Middleware Function for Reducer in Context API

Context API WebSocket middleware for real-time state update

Sergen Cansiz
Feb 24 · 4 min read
Photo by Ryan Song on Unsplash

In the Context API, reducer and initial state object are created to access or update the state values from the other components. Accordingly, the hook is used for both getting state values and dispatching actions to update the values of the state provider. With the help of the hook, actions for saving values into the state can be triggered easily from the components that are wrapped by the state provider. Before start reading this article it is important to know how the hook works. Therefore, please visit here to get more information about useReducer hook.

In a normal scenario, what we do is create a context API to access its values from a deeper component. Let’s suppose that we wrapped our whole application with context and we want to do an HTTP request from a deeper component. We also want to send this request result to another completely different component. There are not even their child or parent components. Without context API, we can create callback functions and try to send this result to that component but it makes our codes complex and reduces the performance of the application. To optimize this data flow we can use ContextAPI. These are the benefits of ContextAPI. What if we need a middleware functionality to make another action each time a new action dispatch from a component. For example, you might want to trigger a logger method when a new action is dispatched. Without a middleware, we need to trigger it from the reducer or the component that creates the action. As another example, you might use the WebSocket connection to get data in real-time. Thanks to middleware functionality when a new message comes via WebSocket you can update the global state. Distinctly, you can do it inside the middle function instead of the react component itself.

In this article, I am going to explain how to apply a middleware function for hook.

Context API and Reducer

First, let’s create a basic application with only one component. This component will be responsible for displaying messages and publishing messages to the WebSocket server. It will also have a button. When we click on the button it will send the “New message” string to WebSocket. The application will also listen to the messages that come from WebSocket and it will be handled in the middleware function.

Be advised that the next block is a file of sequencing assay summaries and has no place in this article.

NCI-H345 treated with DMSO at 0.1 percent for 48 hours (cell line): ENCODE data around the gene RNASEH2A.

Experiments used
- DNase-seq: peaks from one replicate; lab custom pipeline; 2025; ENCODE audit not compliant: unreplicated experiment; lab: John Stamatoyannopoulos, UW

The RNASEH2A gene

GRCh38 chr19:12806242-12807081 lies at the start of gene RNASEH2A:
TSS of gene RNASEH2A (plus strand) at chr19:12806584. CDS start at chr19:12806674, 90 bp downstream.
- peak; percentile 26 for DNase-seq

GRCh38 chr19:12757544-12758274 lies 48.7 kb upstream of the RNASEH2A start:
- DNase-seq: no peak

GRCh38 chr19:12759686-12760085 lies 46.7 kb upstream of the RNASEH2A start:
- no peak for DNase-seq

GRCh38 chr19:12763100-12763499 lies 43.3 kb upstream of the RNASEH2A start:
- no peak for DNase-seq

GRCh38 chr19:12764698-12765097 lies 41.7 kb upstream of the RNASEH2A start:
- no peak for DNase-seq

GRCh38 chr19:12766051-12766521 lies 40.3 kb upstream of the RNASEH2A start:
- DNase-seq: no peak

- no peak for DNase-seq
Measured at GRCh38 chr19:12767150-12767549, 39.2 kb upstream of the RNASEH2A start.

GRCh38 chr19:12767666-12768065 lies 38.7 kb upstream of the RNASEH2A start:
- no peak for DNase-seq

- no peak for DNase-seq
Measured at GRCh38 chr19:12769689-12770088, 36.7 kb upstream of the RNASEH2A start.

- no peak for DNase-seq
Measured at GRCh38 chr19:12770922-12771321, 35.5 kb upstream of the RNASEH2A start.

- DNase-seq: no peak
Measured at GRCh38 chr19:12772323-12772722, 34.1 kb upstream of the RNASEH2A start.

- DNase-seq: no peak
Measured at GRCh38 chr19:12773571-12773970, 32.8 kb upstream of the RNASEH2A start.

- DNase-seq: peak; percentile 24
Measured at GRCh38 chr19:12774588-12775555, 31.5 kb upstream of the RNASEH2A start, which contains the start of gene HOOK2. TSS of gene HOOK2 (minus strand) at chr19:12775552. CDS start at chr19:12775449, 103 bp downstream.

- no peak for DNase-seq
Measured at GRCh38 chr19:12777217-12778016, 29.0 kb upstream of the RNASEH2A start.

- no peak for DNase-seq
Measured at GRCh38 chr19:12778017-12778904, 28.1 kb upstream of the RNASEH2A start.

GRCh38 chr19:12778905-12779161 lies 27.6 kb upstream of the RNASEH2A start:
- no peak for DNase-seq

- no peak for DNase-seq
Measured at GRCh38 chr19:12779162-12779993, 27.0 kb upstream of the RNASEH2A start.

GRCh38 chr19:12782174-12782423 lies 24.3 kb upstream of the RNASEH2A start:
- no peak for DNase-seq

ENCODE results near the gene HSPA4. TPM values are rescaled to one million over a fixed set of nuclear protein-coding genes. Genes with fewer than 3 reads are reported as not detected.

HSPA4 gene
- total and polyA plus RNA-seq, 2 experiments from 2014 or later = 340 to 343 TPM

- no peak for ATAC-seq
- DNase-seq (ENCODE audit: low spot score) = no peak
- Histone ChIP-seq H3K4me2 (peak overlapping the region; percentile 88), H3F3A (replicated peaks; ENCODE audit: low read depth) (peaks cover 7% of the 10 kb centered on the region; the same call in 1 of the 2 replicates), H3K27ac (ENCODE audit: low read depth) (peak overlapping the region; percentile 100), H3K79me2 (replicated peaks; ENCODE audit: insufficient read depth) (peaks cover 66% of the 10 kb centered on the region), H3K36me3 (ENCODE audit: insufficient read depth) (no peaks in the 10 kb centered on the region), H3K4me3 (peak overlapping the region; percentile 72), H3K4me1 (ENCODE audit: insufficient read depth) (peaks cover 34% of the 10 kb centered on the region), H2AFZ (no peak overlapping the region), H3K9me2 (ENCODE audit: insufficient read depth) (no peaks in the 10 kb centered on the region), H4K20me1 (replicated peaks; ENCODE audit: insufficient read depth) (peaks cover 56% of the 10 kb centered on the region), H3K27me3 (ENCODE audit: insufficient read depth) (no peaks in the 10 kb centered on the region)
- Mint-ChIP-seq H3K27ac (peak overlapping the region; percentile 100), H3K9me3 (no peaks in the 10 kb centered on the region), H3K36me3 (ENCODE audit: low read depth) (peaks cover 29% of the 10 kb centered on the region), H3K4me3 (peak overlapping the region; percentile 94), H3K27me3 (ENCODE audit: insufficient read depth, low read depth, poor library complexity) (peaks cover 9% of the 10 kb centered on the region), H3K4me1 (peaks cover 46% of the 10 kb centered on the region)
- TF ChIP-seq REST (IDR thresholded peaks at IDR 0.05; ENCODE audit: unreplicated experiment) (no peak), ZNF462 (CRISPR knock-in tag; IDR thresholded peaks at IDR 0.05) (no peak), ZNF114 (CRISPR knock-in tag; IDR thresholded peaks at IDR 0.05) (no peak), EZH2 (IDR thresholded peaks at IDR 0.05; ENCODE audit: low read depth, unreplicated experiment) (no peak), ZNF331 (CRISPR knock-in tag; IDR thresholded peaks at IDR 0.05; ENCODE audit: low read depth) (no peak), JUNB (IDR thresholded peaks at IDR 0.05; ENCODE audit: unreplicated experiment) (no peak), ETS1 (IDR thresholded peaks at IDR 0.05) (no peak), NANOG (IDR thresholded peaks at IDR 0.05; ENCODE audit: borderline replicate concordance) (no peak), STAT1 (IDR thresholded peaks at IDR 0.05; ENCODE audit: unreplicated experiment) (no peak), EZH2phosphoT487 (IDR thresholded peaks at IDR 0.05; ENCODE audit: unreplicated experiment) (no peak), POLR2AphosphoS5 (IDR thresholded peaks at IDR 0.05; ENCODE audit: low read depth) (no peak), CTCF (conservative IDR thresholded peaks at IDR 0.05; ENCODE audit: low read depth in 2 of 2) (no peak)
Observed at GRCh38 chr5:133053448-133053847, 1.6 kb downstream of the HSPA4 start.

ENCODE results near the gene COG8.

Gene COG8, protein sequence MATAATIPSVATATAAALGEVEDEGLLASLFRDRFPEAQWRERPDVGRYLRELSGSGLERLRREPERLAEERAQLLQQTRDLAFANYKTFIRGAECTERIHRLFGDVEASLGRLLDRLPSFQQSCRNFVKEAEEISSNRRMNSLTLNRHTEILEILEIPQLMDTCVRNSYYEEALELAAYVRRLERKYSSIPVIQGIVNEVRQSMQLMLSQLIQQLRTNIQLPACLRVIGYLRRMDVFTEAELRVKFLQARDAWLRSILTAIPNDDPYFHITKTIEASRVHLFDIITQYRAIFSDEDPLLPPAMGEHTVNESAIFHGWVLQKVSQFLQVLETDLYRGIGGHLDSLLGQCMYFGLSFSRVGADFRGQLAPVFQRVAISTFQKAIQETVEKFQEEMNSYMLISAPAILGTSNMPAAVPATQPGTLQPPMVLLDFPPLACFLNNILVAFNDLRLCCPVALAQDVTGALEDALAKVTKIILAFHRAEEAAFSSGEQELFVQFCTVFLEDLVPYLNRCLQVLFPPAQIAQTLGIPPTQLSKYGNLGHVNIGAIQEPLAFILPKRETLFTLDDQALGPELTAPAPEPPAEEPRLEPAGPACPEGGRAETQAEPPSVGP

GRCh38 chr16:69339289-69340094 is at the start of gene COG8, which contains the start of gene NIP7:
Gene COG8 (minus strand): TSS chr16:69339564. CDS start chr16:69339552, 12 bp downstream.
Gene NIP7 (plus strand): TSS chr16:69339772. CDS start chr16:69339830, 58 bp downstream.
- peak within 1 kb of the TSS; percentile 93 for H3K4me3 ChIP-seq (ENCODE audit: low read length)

Note: I am not going to create a WebSocket server, just assuming that there is only one.

We can start creating the reducer. I will name this reducer file as reducer.js inside the “src/” directory. There will be two state values as and . We will keep messages whose sent by the user in and the messages that come through WebSocket will be stored in

reducer.js

As you can see from the code snippet above, there two action types defined to update the state value. The action of updates the messages whose sent by the user with the given payload. The action of updates the messages that come through the WebSocket server.

To make this reducer usable in react components we need to create a provider. This is also where we should create middleware functionality.

provider.js

The function wraps the hook and returns the state and dispatch with the middleware function. It means that every action that has been dispatched by a function will first pass through the given middleware function. is a hook that we can call every component for accessing state values and dispatch function.

Now, it’s time to create a middleware function. This middleware function will track the WebSocket messages and the actions dispatched in the components wrapped by the provider. As it is given in the this middleware function must have two arguments as and As a return, it also takes state object, action object, and dispatch function (line 20).

middleware.js

Now, let’s put the pieces together. We need a component that we can send new messages by clicking a button and displaying messages that come via WebSocket. I named this component “Messager”. In this component, we also use the state values that come from the provider. We already created a hook called .

messager.js

After we done with this component, we need to import it into App.js

App.js

As final, we should wrap our whole application with the provider. We can use index.js for that. This is also where we add our middleware function.

index.js

Conclusions

In this example, only one middleware function has been created but it can be more than one. It is also possible to create a function without dispatch action. In the applications which don’t require update actions for the state by the control of middleware, we can just pass the default dispatch as a return in the function.

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Sergen Cansiz

Written by

Data Scientist, Statistician, Python and R Developer

Geek Culture

A new tech publication by Start it up (https://medium.com/swlh).

Sergen Cansiz

Written by

Data Scientist, Statistician, Python and R Developer

Geek Culture

A new tech publication by Start it up (https://medium.com/swlh).

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